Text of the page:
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Aligning Financial Supervisory Structures with Country Needs

Agenda (selected)

June 5th, 2006

This event takes place in the World Bank J Building, located at corner of 18th Street and Pennsylvania Avenue, NW, Washington, lower level, Auditorium JB1-080

 

08:00-09:00  Registration and Breakfast. Lobby outside of auditorium.

09:00  Welcome

 

Session 1: Choosing an Appropriate Regulatory Structure

Moderator: Alexander Fleming, Sector Manager, Finance and Private Sector Unit, World Bank Institute

09:00-10:30  Overview of the Alternative Regulatory Structures, David T. Llewellyn, Professor of Money and Banking, Department of Economics, and Chairman, Banking Centre, Loughborough University, UK. Download Overview of Regulatory Structures Paper here. This paper will provide a systematic overview of the alternative regulatory structures found throughout the world. What are the forces that have driven recent changes in regulatory structures? The presentation will address how conglomeration, regulatory arbitrage, and cost effectiveness have played a role in motivating change. Country experience has proven that there is no single ideal structure. Issues that are most relevant to supervisors in large countries--such as conglomeration--may not be as relevant to smaller countries, where issues such as concentrated ownership, concentrated wealth, and foreign ownership of financial institutions are more critical. What are the strengths and weaknesses of the various structures?

 

10:30-10:45 Coffee

 

10:45-11:30  Updated International Survey of Integrated Financial Supervisors

  • Alexander Fleming, Sector Manager, Finance and Private Sector Unit, World Bank Institute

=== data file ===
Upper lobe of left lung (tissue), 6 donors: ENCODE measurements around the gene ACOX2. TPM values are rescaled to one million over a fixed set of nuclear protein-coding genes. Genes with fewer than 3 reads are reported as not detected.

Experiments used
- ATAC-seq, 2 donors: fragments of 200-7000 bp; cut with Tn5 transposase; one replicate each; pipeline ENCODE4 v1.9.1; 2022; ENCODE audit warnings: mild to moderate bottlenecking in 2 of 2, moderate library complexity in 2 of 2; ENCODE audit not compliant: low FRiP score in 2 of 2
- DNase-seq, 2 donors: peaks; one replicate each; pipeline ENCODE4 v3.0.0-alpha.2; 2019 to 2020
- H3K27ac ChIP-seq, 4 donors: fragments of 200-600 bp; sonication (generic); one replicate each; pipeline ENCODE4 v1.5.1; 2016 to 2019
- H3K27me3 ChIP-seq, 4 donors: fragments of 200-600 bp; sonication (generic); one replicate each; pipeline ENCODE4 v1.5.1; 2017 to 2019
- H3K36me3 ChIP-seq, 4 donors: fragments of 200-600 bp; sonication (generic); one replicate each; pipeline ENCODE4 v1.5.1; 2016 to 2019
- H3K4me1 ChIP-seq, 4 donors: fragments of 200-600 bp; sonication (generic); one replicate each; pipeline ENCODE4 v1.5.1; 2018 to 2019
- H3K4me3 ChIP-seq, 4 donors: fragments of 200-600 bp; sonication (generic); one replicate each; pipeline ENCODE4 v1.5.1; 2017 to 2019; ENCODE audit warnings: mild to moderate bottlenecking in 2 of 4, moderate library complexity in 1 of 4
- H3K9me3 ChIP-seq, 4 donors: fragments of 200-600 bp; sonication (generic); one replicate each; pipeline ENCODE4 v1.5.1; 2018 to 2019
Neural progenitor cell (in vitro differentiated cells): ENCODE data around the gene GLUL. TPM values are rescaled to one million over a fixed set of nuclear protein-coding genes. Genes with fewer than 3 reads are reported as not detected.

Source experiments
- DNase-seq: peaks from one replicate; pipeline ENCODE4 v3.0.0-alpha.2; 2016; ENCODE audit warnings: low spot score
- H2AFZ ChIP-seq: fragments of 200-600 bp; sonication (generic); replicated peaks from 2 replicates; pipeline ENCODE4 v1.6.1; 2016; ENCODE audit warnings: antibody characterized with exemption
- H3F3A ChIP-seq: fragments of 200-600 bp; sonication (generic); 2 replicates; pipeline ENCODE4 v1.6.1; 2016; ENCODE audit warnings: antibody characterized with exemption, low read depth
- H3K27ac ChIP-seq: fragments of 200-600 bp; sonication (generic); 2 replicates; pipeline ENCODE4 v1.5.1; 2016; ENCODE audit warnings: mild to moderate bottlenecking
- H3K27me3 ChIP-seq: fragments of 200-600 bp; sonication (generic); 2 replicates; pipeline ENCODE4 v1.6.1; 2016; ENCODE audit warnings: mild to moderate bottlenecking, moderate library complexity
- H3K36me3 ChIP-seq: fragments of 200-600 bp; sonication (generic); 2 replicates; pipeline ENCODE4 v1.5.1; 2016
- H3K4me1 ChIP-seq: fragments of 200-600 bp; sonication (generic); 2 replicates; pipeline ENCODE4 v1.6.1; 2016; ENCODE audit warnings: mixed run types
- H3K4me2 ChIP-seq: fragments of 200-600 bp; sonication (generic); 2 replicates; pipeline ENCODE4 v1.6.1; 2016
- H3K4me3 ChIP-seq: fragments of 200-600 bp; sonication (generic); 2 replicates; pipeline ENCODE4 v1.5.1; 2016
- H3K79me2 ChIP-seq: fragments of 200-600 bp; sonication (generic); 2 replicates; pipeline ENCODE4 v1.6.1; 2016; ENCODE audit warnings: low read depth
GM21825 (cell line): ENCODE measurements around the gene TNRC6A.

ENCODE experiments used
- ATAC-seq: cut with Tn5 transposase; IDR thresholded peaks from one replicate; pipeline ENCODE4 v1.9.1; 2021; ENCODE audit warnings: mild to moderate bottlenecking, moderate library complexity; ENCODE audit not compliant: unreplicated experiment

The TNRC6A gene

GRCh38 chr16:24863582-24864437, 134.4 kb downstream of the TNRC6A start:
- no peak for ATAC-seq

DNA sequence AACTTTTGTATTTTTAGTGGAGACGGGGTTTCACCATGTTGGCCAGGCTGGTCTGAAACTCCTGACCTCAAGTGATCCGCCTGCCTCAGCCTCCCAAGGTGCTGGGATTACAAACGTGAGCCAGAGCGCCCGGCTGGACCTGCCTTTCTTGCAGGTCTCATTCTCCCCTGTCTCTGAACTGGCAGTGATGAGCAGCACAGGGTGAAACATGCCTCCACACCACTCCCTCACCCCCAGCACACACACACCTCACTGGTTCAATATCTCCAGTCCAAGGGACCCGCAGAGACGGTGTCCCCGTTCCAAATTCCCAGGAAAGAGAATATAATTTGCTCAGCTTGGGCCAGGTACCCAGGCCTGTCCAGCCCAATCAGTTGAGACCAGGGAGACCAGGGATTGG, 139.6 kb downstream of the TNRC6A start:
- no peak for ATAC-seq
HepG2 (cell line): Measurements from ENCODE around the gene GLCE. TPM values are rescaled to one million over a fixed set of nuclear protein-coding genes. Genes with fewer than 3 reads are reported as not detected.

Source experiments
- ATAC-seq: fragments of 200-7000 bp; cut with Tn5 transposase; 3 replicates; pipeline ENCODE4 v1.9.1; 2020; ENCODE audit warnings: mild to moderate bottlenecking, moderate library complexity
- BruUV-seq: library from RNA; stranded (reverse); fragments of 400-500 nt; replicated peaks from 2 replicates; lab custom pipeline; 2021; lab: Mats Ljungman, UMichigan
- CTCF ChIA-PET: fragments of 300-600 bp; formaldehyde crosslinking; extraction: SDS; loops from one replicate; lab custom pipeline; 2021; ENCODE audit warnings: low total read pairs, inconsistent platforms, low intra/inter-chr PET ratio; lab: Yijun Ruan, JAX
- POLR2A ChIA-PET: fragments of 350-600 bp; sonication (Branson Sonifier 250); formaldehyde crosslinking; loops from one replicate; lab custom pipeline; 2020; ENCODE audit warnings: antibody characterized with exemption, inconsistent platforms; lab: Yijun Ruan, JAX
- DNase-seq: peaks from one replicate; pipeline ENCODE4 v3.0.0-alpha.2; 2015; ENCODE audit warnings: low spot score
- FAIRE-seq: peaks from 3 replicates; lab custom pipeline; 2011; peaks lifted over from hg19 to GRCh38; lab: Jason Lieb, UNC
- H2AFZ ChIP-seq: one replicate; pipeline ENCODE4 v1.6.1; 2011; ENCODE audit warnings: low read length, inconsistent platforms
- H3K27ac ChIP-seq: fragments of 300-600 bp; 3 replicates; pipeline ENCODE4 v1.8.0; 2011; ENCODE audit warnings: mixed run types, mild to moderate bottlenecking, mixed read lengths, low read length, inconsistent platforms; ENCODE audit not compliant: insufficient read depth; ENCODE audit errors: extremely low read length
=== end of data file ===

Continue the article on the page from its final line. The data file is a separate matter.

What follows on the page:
• Silvina Vatnick, Lead Financial Economist, Financial Sector, World Bank
  • Diego M. Sourouille, Consultant, Financial Sector, World Bank
  • David T. Llewellyn, Professor of Money and Banking, Department of Economics, and Chairman, Banking Centre, Loughborough University, UK

Over the three years since the Bank last took stock of supervisory architecture around the world, a number of other countries have opted to undertake structural changes in this area. This session will take a global look at the types of architecture adopted by different countries. Then, with reference to a recent survey, it will examine the latest countries to transition to a new model of financial supervision, highlighting features of interest in each. Finally, the session will focus on some issues that have arisen recently in the context of changing architecture, in particular the issue of appropriate governance for supervisory agencies and the role of international institutions in assisting countries with their transition.

 

11:30-12:00  Effective Supervisory Structures for Small, Open Economies, (Download the paper here). Marc Quintyn, Head of Technical Assistance for Africa Region, Monetary and Financial Systems Department, International Montary Fund; and Michael Taylor, Head, Banking Policy, Hong Kong Monetary Authority. Small, open economies aim to grow their financial systems, but often with limited resources. Policymakers and supervisors are working to promote diversified, stable financial systems, and to provide a healthy environment for foreign investment. This paper will discuss the experiences of several small countries in Africa that have restructured their financial supervisors. It will explore the motives and the market context in which these transformations have taken place, and assess the effectiveness of the newly formed supervisors.

 

12:00-12:30  Question and Answer

 

12:30-14:00  Lunch. Main complex building, 12th floor Gallery, located at 1818 H Street, NW, across the street from conference auditorium. Participants will be escorted there.

Keynote address: Jonathan Fiechter, Deputy Director, Monetary and Financial Systems Department, International Monetary Fund

 

Session 2: Making the Decision to Change Regulatory Structure: Small Country Considerations

14:00-15:45  Supervisory Models from Small, Open Economies. What are the special challenges facing small, open economies in terms of financial supervision? Panelists will discuss the unique pressures, resource constraints, transition process, and challenges ahead for financial supervisors in small economies.

Moderator: Marc Quintyn, Head of Technical Assistance for Africa Region, Monetary and Financial Systems Department, International Monetary Fund

15:45-16:00  Coffee